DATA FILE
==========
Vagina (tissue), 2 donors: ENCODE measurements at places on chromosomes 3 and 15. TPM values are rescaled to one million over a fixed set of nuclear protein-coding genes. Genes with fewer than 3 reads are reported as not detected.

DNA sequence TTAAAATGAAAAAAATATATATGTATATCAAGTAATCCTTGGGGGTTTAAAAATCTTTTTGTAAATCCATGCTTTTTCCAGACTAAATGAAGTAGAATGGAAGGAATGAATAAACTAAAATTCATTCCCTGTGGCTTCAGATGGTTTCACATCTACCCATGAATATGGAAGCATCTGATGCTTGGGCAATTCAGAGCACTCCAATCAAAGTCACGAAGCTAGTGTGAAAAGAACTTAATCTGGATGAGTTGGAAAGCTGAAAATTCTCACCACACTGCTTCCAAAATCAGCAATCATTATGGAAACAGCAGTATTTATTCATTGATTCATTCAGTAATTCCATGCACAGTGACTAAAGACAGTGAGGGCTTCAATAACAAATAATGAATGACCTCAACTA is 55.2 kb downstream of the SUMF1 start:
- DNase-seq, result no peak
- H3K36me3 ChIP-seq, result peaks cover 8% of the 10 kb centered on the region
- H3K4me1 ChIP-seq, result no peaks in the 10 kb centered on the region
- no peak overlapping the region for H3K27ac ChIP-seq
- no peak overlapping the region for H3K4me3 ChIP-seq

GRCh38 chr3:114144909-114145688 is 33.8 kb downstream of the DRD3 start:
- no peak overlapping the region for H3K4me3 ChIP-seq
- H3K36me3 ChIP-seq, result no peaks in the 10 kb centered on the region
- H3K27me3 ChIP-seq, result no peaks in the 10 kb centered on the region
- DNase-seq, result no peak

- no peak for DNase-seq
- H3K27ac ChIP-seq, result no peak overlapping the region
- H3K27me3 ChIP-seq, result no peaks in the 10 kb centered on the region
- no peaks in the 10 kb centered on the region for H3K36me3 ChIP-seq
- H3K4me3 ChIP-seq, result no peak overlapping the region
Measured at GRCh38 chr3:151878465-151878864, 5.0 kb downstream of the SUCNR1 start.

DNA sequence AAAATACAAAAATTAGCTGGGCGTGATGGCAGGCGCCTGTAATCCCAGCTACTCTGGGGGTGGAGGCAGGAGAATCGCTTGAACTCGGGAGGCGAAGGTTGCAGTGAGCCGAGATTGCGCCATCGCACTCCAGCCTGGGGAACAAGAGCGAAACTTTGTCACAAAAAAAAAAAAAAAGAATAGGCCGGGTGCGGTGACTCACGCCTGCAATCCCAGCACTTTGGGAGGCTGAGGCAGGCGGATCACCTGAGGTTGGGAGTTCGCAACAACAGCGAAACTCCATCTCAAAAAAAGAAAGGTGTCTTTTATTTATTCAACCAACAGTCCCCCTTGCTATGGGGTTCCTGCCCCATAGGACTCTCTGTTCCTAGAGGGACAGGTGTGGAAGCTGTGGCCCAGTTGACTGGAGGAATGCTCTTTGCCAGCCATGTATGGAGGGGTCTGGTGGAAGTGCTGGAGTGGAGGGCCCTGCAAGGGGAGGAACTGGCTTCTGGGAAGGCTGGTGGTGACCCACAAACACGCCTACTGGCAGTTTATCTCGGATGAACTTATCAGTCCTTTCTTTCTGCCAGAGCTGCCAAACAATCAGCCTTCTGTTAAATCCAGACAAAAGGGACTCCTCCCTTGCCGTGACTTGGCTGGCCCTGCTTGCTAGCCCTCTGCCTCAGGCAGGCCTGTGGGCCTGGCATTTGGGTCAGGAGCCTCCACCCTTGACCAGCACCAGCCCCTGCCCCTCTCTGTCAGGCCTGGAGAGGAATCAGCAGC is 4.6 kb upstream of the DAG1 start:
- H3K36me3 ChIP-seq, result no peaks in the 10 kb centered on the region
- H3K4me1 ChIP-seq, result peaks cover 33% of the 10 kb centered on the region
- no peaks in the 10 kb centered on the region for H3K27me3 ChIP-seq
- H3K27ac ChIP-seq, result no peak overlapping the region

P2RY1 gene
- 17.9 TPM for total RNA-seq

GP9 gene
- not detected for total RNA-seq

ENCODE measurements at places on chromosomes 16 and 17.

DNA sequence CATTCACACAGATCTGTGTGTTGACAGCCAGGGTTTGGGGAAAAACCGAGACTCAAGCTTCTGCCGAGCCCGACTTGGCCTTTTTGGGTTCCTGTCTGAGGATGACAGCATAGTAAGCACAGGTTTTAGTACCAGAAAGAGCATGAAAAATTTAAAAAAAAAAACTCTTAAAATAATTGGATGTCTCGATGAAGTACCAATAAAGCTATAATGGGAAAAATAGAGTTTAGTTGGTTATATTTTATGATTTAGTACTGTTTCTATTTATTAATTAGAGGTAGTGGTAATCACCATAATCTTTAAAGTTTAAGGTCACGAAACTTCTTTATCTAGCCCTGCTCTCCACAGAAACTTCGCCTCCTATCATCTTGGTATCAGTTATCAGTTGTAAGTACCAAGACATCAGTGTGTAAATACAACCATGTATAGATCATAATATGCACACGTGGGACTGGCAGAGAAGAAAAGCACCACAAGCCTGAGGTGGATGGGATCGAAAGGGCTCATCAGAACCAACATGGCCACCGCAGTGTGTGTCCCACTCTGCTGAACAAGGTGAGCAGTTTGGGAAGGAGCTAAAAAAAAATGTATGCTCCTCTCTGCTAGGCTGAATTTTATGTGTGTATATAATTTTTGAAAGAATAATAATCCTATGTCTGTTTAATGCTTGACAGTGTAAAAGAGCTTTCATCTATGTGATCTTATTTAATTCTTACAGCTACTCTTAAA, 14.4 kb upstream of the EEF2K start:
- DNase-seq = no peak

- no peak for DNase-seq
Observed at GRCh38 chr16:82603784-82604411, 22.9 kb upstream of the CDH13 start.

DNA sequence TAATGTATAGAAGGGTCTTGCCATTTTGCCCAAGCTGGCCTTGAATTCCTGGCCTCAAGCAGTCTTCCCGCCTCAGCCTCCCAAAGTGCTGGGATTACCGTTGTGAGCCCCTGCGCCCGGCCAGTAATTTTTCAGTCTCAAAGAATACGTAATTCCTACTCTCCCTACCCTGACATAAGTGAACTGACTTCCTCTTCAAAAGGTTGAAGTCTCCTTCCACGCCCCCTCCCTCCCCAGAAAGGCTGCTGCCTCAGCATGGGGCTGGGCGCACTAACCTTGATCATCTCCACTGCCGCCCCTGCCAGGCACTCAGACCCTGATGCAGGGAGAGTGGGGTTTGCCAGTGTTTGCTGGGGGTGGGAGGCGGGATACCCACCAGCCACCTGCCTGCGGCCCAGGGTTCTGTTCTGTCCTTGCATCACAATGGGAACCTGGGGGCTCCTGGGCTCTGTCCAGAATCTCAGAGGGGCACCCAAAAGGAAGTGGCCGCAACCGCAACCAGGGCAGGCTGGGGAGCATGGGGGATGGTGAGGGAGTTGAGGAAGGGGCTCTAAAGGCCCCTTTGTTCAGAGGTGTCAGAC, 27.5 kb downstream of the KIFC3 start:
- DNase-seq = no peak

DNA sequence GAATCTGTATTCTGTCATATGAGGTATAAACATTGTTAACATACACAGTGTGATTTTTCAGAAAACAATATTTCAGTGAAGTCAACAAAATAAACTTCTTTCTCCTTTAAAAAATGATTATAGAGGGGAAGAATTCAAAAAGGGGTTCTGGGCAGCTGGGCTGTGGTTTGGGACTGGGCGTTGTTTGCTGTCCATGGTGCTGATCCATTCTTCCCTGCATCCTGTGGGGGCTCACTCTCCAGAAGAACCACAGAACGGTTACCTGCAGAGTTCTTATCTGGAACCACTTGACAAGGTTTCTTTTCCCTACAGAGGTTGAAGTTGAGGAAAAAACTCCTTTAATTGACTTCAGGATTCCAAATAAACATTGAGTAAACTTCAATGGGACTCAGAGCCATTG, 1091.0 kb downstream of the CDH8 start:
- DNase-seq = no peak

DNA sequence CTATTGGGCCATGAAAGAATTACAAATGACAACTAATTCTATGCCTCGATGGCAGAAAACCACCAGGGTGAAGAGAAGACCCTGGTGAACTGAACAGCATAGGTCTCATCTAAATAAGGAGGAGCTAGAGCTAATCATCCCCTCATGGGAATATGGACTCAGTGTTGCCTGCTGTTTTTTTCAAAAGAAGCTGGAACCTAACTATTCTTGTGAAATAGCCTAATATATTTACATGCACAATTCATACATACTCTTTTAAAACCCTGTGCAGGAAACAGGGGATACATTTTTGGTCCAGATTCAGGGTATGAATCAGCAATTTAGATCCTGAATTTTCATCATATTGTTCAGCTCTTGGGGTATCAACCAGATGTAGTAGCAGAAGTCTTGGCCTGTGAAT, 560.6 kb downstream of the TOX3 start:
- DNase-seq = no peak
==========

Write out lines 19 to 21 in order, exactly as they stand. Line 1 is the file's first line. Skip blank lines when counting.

DNA sequence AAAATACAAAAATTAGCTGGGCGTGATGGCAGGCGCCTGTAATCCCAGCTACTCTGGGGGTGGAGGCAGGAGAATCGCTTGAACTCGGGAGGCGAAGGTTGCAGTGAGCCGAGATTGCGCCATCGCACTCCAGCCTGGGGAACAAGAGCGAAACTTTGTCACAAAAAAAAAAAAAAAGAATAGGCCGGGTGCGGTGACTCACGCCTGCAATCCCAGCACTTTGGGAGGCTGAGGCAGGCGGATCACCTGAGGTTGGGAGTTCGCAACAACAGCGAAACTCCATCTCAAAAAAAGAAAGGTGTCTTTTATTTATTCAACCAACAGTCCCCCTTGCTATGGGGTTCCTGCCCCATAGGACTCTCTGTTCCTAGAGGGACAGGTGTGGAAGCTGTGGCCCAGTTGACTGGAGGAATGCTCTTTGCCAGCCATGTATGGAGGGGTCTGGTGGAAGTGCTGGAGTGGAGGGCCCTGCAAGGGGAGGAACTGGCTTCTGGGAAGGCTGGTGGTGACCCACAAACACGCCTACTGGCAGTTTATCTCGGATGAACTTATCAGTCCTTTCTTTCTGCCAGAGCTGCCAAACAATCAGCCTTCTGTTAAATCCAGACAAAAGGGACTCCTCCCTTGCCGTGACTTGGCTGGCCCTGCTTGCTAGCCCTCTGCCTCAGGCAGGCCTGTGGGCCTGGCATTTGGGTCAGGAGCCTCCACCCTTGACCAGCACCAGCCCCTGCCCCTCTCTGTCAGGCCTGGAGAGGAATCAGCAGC is 4.6 kb upstream of the DAG1 start:
- H3K36me3 ChIP-seq, result no peaks in the 10 kb centered on the region
- H3K4me1 ChIP-seq, result peaks cover 33% of the 10 kb centered on the region